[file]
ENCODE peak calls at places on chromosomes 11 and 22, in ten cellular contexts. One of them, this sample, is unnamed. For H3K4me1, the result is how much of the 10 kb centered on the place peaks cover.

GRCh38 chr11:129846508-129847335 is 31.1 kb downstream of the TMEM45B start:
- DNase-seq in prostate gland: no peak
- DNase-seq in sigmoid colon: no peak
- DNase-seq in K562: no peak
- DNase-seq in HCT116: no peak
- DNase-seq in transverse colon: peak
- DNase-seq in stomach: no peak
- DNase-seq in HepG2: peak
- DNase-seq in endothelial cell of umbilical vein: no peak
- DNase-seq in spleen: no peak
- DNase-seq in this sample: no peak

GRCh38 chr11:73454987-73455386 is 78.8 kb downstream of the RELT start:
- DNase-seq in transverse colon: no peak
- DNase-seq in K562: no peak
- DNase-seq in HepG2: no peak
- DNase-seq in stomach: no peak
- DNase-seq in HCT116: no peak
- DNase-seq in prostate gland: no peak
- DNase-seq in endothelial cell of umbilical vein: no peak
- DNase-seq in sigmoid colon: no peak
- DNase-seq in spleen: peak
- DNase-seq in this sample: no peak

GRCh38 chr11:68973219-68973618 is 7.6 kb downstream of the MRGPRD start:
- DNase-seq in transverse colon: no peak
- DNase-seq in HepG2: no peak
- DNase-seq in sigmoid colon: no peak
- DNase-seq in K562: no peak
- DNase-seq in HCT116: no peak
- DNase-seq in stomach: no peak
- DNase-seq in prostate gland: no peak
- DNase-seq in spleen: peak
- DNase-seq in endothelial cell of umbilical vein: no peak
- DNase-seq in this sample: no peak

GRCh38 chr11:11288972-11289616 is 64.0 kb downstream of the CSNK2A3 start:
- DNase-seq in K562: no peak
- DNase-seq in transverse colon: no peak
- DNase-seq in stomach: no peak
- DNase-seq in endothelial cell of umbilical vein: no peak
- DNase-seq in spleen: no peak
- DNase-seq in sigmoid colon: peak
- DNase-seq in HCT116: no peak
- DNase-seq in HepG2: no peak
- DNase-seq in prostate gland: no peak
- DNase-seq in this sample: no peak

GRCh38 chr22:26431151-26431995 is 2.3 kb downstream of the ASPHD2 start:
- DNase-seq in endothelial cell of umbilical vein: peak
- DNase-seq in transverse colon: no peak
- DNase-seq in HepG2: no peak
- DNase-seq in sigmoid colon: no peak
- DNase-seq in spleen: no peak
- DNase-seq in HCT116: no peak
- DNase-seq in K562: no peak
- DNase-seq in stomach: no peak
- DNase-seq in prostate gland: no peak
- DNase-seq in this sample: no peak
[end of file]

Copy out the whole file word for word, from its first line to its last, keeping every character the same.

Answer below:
ENCODE peak calls at places on chromosomes 11 and 22, in ten cellular contexts. One of them, this sample, is unnamed. For H3K4me1, the result is how much of the 10 kb centered on the place peaks cover.

GRCh38 chr11:129846508-129847335 is 31.1 kb downstream of the TMEM45B start:
- DNase-seq in prostate gland: no peak
- DNase-seq in sigmoid colon: no peak
- DNase-seq in K562: no peak
- DNase-seq in HCT116: no peak
- DNase-seq in transverse colon: peak
- DNase-seq in stomach: no peak
- DNase-seq in HepG2: peak
- DNase-seq in endothelial cell of umbilical vein: no peak
- DNase-seq in spleen: no peak
- DNase-seq in this sample: no peak

GRCh38 chr11:73454987-73455386 is 78.8 kb downstream of the RELT start:
- DNase-seq in transverse colon: no peak
- DNase-seq in K562: no peak
- DNase-seq in HepG2: no peak
- DNase-seq in stomach: no peak
- DNase-seq in HCT116: no peak
- DNase-seq in prostate gland: no peak
- DNase-seq in endothelial cell of umbilical vein: no peak
- DNase-seq in sigmoid colon: no peak
- DNase-seq in spleen: peak
- DNase-seq in this sample: no peak

GRCh38 chr11:68973219-68973618 is 7.6 kb downstream of the MRGPRD start:
- DNase-seq in transverse colon: no peak
- DNase-seq in HepG2: no peak
- DNase-seq in sigmoid colon: no peak
- DNase-seq in K562: no peak
- DNase-seq in HCT116: no peak
- DNase-seq in stomach: no peak
- DNase-seq in prostate gland: no peak
- DNase-seq in spleen: peak
- DNase-seq in endothelial cell of umbilical vein: no peak
- DNase-seq in this sample: no peak

GRCh38 chr11:11288972-11289616 is 64.0 kb downstream of the CSNK2A3 start:
- DNase-seq in K562: no peak
- DNase-seq in transverse colon: no peak
- DNase-seq in stomach: no peak
- DNase-seq in endothelial cell of umbilical vein: no peak
- DNase-seq in spleen: no peak
- DNase-seq in sigmoid colon: peak
- DNase-seq in HCT116: no peak
- DNase-seq in HepG2: no peak
- DNase-seq in prostate gland: no peak
- DNase-seq in this sample: no peak

GRCh38 chr22:26431151-26431995 is 2.3 kb downstream of the ASPHD2 start:
- DNase-seq in endothelial cell of umbilical vein: peak
- DNase-seq in transverse colon: no peak
- DNase-seq in HepG2: no peak
- DNase-seq in sigmoid colon: no peak
- DNase-seq in spleen: no peak
- DNase-seq in HCT116: no peak
- DNase-seq in K562: no peak
- DNase-seq in stomach: no peak
- DNase-seq in prostate gland: no peak
- DNase-seq in this sample: no peak